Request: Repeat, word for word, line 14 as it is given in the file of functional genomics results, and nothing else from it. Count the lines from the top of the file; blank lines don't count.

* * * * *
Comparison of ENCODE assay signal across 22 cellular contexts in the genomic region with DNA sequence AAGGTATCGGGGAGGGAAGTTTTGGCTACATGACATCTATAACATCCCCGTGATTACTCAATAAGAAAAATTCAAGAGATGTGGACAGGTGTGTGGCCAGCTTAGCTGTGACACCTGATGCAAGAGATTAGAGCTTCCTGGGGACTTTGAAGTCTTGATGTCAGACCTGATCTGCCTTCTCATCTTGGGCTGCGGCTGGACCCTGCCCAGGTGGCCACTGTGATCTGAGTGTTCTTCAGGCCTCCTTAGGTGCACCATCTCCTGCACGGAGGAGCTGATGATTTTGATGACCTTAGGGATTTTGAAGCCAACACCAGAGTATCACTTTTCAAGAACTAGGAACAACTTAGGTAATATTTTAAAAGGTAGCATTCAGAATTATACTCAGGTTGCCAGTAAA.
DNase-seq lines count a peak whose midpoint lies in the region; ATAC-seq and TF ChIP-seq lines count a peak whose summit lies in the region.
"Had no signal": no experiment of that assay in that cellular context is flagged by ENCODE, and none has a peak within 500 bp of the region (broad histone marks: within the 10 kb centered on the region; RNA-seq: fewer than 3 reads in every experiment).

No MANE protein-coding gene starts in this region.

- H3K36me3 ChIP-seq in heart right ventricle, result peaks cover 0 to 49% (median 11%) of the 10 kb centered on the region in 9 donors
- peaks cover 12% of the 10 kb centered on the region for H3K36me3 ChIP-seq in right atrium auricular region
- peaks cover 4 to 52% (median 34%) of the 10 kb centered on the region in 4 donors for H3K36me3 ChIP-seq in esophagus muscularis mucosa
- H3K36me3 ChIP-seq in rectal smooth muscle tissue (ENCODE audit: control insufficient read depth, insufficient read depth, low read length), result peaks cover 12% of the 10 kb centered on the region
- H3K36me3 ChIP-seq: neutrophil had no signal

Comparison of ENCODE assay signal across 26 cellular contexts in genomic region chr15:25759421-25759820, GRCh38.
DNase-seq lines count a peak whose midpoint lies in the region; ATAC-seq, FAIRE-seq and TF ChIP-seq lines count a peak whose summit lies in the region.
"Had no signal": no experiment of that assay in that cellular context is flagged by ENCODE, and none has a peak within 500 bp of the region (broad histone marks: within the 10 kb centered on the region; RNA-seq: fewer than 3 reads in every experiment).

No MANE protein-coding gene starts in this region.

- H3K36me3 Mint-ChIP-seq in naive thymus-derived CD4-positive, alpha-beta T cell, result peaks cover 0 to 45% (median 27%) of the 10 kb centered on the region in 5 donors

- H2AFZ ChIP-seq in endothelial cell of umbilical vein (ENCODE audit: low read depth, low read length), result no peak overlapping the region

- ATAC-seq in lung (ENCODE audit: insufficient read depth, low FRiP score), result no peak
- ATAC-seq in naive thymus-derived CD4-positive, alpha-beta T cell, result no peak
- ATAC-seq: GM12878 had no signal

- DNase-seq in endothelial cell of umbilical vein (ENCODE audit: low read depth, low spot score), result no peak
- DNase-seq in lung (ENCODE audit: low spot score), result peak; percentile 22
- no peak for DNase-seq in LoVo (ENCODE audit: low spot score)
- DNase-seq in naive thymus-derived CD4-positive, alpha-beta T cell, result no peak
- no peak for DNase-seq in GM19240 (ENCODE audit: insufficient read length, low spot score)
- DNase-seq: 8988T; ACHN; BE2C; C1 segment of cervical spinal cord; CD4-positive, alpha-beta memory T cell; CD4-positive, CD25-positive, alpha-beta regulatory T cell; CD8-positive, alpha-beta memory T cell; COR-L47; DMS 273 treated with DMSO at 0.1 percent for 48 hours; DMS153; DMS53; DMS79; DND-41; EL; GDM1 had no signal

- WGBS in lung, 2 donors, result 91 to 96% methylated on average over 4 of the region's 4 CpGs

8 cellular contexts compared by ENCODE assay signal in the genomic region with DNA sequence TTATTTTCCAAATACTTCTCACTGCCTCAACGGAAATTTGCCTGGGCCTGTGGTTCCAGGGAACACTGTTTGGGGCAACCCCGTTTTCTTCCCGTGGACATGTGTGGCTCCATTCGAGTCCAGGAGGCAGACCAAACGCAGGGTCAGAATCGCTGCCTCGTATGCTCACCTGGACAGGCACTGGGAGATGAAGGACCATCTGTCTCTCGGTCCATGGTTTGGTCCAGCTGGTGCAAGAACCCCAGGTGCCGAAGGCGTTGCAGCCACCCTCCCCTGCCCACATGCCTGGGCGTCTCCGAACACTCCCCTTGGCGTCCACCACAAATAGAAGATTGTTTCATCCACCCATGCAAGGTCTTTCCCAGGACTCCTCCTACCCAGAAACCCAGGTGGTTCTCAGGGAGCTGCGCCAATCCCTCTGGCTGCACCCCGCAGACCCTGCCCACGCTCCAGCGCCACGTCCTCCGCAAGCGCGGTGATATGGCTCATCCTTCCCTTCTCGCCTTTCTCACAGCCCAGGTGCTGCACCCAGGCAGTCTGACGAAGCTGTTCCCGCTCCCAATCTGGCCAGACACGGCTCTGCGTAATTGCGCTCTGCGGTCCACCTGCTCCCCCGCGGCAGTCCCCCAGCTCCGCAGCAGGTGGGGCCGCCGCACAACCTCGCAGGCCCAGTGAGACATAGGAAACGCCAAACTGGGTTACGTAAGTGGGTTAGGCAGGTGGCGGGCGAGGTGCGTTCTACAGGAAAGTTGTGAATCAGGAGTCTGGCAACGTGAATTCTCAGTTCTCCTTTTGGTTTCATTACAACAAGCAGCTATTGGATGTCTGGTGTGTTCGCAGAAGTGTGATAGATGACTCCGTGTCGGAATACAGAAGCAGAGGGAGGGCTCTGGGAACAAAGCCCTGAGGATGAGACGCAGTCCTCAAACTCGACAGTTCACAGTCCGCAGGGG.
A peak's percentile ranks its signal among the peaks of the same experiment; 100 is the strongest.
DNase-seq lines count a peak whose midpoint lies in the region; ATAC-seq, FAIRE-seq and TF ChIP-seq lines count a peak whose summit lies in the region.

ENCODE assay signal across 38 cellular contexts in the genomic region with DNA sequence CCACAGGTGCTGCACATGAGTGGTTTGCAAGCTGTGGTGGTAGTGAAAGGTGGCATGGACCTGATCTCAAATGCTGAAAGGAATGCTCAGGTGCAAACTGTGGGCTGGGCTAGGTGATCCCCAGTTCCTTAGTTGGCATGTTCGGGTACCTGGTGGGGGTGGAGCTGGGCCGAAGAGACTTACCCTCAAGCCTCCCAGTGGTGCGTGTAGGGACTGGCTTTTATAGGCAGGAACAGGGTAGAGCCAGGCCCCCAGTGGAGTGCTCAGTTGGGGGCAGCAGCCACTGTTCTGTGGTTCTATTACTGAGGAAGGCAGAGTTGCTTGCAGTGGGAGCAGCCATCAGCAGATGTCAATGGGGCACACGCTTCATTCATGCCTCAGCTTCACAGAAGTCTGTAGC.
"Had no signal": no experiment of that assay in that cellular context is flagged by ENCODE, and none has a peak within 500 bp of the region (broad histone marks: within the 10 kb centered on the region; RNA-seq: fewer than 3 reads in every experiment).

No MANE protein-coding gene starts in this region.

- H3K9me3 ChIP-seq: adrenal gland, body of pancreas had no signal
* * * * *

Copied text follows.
- H3K36me3 Mint-ChIP-seq in naive thymus-derived CD4-positive, alpha-beta T cell, result peaks cover 0 to 45% (median 27%) of the 10 kb centered on the region in 5 donors